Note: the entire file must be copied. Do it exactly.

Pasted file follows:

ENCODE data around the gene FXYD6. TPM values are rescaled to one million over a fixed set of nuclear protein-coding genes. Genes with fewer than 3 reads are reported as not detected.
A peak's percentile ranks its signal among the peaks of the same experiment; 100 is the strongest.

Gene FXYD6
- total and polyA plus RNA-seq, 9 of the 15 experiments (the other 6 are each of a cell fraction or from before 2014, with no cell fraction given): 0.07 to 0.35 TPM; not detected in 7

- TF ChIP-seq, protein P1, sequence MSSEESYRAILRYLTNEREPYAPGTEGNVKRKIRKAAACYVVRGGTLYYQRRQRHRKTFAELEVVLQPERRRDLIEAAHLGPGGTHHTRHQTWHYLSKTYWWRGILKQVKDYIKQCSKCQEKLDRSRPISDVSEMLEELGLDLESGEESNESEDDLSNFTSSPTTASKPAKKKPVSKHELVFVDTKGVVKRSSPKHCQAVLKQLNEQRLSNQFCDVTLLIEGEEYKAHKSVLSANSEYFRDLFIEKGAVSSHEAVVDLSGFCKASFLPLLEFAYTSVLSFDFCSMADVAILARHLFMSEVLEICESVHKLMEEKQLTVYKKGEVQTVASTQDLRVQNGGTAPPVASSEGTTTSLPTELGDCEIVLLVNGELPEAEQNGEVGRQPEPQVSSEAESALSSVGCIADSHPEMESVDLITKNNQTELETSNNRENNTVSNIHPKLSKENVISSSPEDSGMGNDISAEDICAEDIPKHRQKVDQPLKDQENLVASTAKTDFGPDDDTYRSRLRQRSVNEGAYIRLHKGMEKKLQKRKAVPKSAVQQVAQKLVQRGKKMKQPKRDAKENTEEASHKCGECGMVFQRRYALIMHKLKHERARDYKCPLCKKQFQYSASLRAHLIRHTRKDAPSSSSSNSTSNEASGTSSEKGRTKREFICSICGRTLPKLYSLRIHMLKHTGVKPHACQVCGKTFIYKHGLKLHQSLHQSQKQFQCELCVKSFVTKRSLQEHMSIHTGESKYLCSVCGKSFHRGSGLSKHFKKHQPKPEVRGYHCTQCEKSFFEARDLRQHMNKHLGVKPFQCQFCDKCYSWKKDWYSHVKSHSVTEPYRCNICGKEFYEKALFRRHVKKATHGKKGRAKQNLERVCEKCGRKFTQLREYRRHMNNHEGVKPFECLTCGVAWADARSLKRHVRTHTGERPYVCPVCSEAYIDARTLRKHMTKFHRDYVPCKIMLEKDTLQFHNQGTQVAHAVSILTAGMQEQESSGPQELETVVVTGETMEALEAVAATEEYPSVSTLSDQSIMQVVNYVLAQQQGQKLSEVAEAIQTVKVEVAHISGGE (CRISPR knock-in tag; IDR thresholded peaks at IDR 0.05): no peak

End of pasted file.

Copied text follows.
ENCODE data around the gene FXYD6. TPM values are rescaled to one million over a fixed set of nuclear protein-coding genes. Genes with fewer than 3 reads are reported as not detected.
A peak's percentile ranks its signal among the peaks of the same experiment; 100 is the strongest.

Gene FXYD6
- total and polyA plus RNA-seq, 9 of the 15 experiments (the other 6 are each of a cell fraction or from before 2014, with no cell fraction given): 0.07 to 0.35 TPM; not detected in 7

- TF ChIP-seq, protein P1, sequence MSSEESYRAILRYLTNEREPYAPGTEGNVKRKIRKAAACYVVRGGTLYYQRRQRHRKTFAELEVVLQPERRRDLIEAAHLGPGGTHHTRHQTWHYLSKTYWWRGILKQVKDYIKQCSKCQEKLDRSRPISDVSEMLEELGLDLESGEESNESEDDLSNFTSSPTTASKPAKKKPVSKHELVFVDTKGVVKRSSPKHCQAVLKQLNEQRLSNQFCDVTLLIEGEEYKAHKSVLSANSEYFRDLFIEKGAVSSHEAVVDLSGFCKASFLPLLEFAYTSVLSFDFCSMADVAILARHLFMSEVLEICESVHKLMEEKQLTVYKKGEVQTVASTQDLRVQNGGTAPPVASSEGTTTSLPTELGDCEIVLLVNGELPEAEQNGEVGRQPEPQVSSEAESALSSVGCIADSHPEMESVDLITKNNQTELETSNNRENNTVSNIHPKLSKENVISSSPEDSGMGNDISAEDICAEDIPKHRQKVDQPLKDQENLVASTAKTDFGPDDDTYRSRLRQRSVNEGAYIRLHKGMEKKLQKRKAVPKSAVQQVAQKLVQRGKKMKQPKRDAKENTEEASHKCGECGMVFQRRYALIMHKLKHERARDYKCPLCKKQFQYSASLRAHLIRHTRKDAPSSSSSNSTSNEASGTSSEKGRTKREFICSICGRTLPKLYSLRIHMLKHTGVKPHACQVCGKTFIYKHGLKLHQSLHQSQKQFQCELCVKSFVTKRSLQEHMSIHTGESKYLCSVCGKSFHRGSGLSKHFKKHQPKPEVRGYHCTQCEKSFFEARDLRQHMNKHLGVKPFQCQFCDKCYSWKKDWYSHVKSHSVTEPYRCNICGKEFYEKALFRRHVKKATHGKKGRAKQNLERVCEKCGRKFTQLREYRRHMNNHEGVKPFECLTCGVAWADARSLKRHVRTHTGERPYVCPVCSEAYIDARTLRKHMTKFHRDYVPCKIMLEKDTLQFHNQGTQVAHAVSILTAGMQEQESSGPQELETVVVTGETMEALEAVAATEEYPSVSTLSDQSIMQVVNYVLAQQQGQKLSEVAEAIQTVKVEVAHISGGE (CRISPR knock-in tag; IDR thresholded peaks at IDR 0.05): no peak